The Psychopath Test is a fascinating journey through the minds of madness. Jon Ronson's exploration of a potential hoax being played on the world's top neurologists takes him, unexpectedly, into the heart of the madness industry. An influential psychologist who is convinced that many important CEOs and politicians are, in fact, psychopaths, teaches Ronson how to spot these high-flying individuals by looking out for little telltale verbal and nonverbal clues. And so Ronson, armed with his new psychopath-spotting abilities, enters the corridors of power.
He spends time with a death-squad leader institutionalized for mortgage fraud in Coxsackie, New York; a legendary CEO whose psychopathy has been speculated about in the press; and a patient in an asylum for the criminally insane who insists he's sane and certainly not a psychopath. Ronson not only solves the mystery of the hoax but also discovers, disturbingly, that sometimes the personalities at the helm of the madness industry are, with their drives and obsessions, as mad in their own way as those they study. And that relatively ordinary people are, more and more, defined by their maddest edges.
©2011 Jon Ronson (P)2011 Tantor
"Engrossing.... This book brings droll wit to buoy this fascinating journey through 'the madness business.'" (Publishers Weekly)
It was an interesting narrative, but I ended up wondering if I really learned anything. Good listen for the gym.
true, as others have said, it is not a scholarly work. what the author does is question the definitions we use for mental illness and how those definitions function in society. he does not come to any simple conclusions, or any conclusions really, but it does not feel unfinished. the issues he raises just aren't easily answered. to approach this (huge) topic in a more formal way could have been boring and a bit tedious. this on the other hand was a funny and interesting journey.
i really enjoyed the narration, jon ronson's timing and emphasis made the story really entertaining.
family tree buff
Jon is very funny and does a fabulous job of giving you an inside look at the psychology industry. He makes the characters very real. I also love how he kept worrying that he possessed some of the 20 traits.
Kept wondering if Tony was a psychopath.
Never listened, but I plan to purchase Men who Stare at Goats.
Not an extreme reaction, but he did make me giggle quite often.
I did have to slow the Audible pace a bit, as in the beginning I had trouble understanding Jon's heavy British accent.
this book will make you think. there are a lot more psychopaths out there than I thought. scary stuff.
Entertaining, Mildly Disturbing
Just when I thought he was pro-psychopath test (or anti) Ronson seemed to suddenly see things from a different perspective. This guy is not afraid to contradict himself.
Generally speaking, Ronson's Woody Allen-esque manner can be quite entertaining.
This is one test you won't want to pass... and one movie you won't want to pass up.
I think it is easier to accept how disturbed and unbalanced we have become by introducing the topic with a splash of humor. Thank God we don't take any of this too seriously...but maybe we should.
Definitely. So many interesting stories and so many interesting facts. I love learning about mental disorders.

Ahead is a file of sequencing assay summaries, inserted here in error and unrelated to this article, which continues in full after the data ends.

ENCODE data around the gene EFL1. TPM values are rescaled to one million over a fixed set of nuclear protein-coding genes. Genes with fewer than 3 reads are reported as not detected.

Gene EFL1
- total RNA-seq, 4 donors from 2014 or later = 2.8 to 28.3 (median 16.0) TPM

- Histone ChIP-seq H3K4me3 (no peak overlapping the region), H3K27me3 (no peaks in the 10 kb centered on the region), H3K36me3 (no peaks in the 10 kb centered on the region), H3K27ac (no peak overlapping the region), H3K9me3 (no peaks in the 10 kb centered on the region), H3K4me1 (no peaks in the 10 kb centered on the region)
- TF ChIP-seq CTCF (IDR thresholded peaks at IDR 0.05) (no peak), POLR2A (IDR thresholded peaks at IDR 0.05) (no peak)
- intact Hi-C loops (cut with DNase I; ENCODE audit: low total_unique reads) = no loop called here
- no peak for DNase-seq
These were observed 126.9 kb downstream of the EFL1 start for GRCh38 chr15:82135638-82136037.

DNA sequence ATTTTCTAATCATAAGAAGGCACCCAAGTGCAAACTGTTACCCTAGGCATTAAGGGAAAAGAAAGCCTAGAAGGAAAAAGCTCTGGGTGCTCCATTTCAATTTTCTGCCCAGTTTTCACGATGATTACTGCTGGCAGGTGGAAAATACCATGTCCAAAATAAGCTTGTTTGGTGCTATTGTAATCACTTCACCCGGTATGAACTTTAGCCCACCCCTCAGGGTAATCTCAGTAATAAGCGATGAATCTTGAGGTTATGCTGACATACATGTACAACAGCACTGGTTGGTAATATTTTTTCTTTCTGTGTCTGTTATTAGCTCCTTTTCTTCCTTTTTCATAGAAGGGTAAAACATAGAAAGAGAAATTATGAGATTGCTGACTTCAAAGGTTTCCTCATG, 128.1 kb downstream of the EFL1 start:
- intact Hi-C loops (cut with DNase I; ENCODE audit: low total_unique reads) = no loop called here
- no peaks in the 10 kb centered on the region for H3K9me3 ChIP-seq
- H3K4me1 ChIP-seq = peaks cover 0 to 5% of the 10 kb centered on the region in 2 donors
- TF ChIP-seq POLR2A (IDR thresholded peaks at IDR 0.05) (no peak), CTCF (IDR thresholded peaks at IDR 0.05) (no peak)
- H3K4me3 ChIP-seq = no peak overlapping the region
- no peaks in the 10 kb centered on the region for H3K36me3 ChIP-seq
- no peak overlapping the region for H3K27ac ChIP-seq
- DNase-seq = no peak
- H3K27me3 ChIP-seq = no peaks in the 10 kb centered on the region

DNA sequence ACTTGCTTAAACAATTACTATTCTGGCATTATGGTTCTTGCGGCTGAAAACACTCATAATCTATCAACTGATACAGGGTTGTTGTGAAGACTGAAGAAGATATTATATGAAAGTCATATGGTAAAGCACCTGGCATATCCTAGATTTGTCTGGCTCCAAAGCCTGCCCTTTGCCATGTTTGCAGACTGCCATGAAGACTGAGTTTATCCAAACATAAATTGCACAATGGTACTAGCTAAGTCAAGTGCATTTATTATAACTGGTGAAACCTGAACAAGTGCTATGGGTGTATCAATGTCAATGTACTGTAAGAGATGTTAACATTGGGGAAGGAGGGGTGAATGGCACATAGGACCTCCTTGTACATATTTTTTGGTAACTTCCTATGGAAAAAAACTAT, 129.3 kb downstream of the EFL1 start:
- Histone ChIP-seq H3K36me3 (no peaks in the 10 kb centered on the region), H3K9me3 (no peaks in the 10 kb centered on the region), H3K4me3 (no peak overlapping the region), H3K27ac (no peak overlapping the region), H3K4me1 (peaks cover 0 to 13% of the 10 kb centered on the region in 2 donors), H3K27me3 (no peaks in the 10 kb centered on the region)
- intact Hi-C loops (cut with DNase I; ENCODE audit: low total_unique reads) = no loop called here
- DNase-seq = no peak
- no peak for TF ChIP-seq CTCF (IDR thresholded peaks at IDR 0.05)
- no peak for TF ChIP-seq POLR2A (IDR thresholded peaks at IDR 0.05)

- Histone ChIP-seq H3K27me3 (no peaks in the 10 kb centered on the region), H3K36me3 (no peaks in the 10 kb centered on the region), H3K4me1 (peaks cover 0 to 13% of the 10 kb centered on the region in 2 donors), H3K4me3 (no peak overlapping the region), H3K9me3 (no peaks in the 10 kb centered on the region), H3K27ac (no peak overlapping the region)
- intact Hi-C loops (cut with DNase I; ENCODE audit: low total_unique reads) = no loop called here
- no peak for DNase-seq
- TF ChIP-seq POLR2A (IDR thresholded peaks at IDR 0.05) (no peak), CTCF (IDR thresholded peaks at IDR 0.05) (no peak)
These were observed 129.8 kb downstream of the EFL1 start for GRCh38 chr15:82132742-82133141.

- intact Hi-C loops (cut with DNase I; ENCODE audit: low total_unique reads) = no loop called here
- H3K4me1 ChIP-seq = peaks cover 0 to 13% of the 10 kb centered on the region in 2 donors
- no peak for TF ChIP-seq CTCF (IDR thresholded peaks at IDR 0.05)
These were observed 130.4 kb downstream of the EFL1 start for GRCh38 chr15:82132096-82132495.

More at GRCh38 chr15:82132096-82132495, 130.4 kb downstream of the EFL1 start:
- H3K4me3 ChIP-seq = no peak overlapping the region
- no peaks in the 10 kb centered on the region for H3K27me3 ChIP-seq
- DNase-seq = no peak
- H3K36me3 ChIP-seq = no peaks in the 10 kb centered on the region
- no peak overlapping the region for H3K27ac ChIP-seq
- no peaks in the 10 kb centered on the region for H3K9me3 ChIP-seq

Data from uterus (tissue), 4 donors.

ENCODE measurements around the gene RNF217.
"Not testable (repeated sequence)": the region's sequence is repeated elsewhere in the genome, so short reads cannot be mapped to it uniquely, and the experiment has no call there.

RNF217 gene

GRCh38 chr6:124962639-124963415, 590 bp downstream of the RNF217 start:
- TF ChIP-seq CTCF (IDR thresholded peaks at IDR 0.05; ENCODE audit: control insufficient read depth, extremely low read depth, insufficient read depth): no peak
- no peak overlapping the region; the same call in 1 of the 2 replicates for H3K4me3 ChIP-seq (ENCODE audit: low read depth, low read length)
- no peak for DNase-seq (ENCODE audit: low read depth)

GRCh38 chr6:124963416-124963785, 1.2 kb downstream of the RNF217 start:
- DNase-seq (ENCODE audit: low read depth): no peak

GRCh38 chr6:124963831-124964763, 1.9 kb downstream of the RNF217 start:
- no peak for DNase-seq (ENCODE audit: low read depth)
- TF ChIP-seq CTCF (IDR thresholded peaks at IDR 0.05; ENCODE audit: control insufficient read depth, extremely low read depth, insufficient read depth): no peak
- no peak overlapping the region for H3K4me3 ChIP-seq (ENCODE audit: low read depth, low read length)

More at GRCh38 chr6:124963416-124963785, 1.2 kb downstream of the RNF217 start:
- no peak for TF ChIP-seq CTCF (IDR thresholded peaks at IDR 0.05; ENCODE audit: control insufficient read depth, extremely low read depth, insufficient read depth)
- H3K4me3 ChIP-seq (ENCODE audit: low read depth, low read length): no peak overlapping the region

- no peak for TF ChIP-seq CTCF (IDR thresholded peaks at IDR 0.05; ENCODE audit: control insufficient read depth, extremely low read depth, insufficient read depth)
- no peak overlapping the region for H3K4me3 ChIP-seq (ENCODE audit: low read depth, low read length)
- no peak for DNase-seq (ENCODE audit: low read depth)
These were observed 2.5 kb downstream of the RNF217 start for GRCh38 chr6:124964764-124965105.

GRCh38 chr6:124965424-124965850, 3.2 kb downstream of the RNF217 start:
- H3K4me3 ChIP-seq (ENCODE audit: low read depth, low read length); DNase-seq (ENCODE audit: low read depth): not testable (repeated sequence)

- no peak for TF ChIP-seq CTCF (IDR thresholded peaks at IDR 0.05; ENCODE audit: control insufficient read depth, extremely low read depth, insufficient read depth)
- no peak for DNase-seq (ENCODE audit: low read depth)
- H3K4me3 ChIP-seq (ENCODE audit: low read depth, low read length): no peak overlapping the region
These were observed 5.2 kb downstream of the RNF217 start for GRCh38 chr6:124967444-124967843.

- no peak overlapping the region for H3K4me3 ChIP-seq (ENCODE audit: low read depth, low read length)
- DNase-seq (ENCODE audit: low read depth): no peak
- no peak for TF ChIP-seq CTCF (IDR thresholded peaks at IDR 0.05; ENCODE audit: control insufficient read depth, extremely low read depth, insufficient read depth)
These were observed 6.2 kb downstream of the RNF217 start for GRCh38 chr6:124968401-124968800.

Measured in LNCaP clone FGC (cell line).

This is why I said the book was monotonous, not because of the story, but because of the tone Ronson used at the end of each sentence. It happened so often! Anyways, it can be forgiven since it was such a great book.
When it moved me it was due to the frightening and grotesque tales of psychopathic behavior.
The irony. The information which came across as entertaining, funny and ironic yet sad all at he same time. I also love listening to him read. He's so dry and a bit self deprecating which makes him likable.
His true "voice". He helps the reader feel irony or sadness or whatever the emotion he's trying to convey, in the way he reads
Just loved this book. So much that I bought "Them" which unfortunately I didn't like half as much. Maybe the subject matter just didn't appeal to me a much as this book did.
I love suspense, murder mysteries, psycho thriller books most of all! I listen when not taking classes for my masters degree.
gripping, enlightening and entertaining
The Sociopath Next Door by Martha Stout who he referenced in his book. Both books explored each deficiency using real people as examples and just trying to explain explicitly using theories.
I love audio books, fiction and nonfiction. I seem to be drawn to the Scandinavian writers and their narrators.
I liked the book - it held my interest. However, it cannot be taken as a book of complete facts. A lot of people in the industry take issue with it. That said, I did have a boss that would score high on the PCL! Interesting view of our corporate leaders.
Good not great.
I liked Jon's audio performance. Very easy to listen too.
It is very eye opening when he gets to talking about psychopaths and Robert Hare's criteria.
I liked the book but it could have been much better. It kind of wandered for me. From the title of the book, I thought I would hear more about psychopathy. I like how Jon took you on the journey of his investigation. However I wished he focused more on psychopaths and not on all psycholigical disorders. It was a good read but really made me want to read more about Robert Hare's criteria and what his thoughts were.
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